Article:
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Friday, 30 October 2015 15:46

Innovation inertia is preventing IT managers from making intelligent technology investments

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IT leaders know they must innovate to thrive in a digital future but the majority are concerned about where to place strategic investment in technology

The third ‘Information Innovation Index’ from Hitachi Data Systems (HDS) has highlighted that 90% of IT leaders believe their business is unable to fully adapt rapidly to industry changes, with many suffering from ‘innovation inertia.’ Hitachi identified many root causes of the inertia including; a lack of consensus in business strategy, an inability to draw intelligent insights from their data, and a lack of agility to react to their problems. 

“Technology plays an integral role in helping UK organisations transform to thrive in a digital economy, but only if there is consensus about which technologies are relevant to future growth and about the ability to adapt to these known priorities”. Said Richard Gadd, UK managing director, Hitachi Data Systems. “This isn’t about innovating for innovation’s sake, it’s about UK organisations having the ability to garner valuable business insights to make informed technology investments that will drive future growth and enable UK organisations to redefine business agility. The pace of business change will never be this slow again, and to stay relevant for the long term, organisations need to know their business inside out so they can quickly capitalise on new revenue opportunities before their competition do.

The majority (81%) of CIOs say their organisation is not fully set up for the digital future, despite almost all (97%) understanding the importance of improving their use of technology.  Of those not fully set up, nearly half (46%) believe the business has not provided enough funding for priority investments, and consequently, 90% of IT leaders say their business is unable to fully adapt rapidly to industry changes.

The research also highlighted that 75% of IT leaders believe they are unable to make fully informed decisions due to a lack of access to business data and a lack of regular updates to that data. Drilling down HDS found that while 91% of IT leaders recognise that effectively storing, retrieving and analysing data can identify future revenue streams, more than 87% are facing barriers to using big data.

The majority 83%  signalled compliance as a major barrier to future technology investments, followed by 47% of IT leaders who wanted to wait to see what other businesses are investing in before making a commitment, and 43% of IT leaders blaming their organisation’s leaders for not being able to agree on priorities for investment.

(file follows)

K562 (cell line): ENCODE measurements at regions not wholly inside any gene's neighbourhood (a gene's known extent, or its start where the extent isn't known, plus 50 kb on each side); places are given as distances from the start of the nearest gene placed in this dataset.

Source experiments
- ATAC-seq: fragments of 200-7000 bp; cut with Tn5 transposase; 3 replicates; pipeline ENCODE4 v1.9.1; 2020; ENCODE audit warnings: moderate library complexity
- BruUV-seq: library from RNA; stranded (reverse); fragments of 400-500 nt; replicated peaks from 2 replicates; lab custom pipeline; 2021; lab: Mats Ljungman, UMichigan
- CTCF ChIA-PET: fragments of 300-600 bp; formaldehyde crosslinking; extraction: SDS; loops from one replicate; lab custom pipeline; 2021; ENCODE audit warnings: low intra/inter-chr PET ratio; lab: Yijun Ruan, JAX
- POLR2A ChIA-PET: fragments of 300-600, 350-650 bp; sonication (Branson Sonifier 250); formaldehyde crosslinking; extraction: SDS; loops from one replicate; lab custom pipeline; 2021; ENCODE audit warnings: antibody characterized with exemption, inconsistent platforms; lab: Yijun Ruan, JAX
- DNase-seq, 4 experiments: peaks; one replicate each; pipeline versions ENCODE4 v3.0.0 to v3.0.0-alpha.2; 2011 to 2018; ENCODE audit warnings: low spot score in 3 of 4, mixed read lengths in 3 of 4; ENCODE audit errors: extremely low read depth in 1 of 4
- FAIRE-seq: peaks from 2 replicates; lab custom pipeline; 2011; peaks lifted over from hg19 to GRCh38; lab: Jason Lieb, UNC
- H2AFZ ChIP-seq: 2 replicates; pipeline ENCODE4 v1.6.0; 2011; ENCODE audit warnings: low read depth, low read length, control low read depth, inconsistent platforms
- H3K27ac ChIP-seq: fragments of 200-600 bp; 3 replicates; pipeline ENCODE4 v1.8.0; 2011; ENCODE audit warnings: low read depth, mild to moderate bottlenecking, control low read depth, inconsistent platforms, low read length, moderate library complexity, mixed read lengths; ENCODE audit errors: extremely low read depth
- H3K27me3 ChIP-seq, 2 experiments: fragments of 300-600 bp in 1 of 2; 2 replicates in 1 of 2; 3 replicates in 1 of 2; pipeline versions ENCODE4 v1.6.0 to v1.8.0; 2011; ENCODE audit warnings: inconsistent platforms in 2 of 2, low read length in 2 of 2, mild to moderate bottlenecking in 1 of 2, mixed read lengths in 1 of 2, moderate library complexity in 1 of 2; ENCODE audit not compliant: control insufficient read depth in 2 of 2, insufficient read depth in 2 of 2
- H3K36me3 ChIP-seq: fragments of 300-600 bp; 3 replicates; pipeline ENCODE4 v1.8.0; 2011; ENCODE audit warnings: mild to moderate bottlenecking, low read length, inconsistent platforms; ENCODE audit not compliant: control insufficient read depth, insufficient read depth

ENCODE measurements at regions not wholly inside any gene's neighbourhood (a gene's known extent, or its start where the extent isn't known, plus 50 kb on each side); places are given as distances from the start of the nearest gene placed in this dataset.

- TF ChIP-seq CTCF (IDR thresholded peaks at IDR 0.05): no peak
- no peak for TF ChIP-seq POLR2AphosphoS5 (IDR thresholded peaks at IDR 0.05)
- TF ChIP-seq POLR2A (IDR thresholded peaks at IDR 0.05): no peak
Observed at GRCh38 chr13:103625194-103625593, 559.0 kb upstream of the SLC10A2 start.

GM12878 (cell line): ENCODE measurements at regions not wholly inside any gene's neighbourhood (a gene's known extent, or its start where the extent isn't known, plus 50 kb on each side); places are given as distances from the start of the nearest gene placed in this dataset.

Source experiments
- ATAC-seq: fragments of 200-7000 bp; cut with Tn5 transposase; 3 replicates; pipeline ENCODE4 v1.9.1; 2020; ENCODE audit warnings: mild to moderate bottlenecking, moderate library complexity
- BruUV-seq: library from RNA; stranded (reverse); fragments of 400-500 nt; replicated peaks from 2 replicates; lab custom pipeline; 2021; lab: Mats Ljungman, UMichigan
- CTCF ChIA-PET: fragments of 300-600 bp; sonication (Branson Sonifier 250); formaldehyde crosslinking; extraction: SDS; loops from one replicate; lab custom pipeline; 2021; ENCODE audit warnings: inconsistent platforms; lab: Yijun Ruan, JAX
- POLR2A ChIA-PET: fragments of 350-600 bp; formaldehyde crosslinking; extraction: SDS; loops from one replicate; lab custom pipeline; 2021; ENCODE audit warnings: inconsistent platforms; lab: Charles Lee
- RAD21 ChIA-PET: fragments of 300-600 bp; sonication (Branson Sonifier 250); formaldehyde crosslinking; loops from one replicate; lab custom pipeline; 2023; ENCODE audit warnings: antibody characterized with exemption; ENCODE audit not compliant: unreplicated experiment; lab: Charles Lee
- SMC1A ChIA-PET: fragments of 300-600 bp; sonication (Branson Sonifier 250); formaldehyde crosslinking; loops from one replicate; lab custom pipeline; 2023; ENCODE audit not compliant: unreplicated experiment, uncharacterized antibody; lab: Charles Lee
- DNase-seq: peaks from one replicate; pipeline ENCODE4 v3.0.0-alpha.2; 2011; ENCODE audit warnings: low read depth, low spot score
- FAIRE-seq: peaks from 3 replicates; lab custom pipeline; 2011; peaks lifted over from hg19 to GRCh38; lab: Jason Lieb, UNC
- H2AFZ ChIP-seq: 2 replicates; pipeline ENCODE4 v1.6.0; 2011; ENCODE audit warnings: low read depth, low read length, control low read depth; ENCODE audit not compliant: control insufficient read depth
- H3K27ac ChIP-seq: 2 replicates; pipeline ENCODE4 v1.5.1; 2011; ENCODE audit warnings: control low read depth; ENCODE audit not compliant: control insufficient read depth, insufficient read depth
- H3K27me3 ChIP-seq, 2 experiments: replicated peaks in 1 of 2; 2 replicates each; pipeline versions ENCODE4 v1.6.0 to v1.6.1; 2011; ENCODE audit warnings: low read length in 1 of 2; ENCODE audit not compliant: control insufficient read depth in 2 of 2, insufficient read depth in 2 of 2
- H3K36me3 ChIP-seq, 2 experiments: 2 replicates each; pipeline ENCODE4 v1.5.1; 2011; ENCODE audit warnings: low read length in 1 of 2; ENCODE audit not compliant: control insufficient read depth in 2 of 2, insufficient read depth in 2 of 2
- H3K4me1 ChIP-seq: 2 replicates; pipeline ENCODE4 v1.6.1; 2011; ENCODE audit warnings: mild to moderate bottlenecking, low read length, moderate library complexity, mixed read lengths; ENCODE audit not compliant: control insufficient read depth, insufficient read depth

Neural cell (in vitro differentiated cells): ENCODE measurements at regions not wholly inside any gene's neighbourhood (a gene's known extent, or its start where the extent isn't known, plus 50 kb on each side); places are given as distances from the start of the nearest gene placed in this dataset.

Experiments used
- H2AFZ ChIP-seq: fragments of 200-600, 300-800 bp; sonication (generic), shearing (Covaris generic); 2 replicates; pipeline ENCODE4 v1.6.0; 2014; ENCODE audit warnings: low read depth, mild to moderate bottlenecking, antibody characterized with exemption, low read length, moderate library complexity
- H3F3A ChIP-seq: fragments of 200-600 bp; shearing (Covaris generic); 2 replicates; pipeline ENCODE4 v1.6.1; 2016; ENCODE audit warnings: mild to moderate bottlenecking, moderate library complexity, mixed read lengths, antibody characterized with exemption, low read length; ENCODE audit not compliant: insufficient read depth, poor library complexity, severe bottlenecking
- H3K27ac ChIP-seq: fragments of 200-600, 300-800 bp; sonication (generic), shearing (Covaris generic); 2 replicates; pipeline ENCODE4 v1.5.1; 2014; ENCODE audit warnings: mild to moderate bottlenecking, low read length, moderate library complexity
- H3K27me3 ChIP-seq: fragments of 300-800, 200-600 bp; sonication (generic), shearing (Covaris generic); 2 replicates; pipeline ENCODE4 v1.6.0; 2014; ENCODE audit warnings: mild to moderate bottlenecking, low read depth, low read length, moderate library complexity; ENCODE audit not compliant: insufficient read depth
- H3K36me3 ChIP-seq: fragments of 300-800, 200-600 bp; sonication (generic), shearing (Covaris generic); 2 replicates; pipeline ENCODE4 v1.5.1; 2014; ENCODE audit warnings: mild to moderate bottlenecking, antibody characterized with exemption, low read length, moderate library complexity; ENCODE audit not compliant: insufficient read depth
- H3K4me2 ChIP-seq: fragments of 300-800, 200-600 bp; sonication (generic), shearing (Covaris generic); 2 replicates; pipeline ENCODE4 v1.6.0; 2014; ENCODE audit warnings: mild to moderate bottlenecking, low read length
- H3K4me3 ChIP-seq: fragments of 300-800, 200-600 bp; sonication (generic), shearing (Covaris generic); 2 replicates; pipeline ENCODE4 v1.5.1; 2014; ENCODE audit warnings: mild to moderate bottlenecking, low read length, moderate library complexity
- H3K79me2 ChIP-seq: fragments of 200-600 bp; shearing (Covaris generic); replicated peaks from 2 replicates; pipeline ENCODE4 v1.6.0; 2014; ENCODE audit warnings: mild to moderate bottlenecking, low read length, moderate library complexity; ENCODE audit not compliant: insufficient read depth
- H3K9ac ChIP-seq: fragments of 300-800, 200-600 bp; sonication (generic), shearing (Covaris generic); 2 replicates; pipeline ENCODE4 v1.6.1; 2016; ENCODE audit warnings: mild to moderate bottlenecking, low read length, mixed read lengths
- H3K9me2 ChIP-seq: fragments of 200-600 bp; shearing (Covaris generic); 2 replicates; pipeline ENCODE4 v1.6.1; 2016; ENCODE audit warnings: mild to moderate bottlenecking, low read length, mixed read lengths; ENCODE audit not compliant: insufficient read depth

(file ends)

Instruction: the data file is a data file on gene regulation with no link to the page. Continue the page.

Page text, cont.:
Additionally IT leaders also listed organisational culture and legacy IT systems as the main barriers to business agility, with 97% of IT leaders feel that their organisation could improve how they use technology, with potential business benefits including increased staff efficiency improved customer service, and faster delivery of internal projects

“It’s not surprising that IT leaders feel concerned when it comes to making strategic investment decisions. The digital evolution feels scary because they are having to throw out every theory and intuition they have about the technology needs of their business at a speed we have never worked to before,” said Bob Plumridge, EMEA CTO, Hitachi Data Systems. “They are changing from a pragmatic, controlled, cost-centric approach to one that is visionary and service-led, navigating a vast choice in technology innovation, complex compliance challenges and fast-evolving business goals.

“The key to overcoming this innovation inertia is understanding that businesses can’t transform everything at once,” said Plumridge. “The research shows that nearly all IT leaders (96%) believe legacy IT systems provide risk to future growth, however when implementing new technology, a complete overhaul of current technology isn’t always necessary. Instead IT leaders need to successfully identify and drive the innovations that matter the most, connecting the technology they need today with the technology that will be integral to future success. It is by aligning with the business and employing informed insights, derived from their organisation’s data, that businesses can start cutting through the trees and understanding which innovations are most important to driving business growth.”

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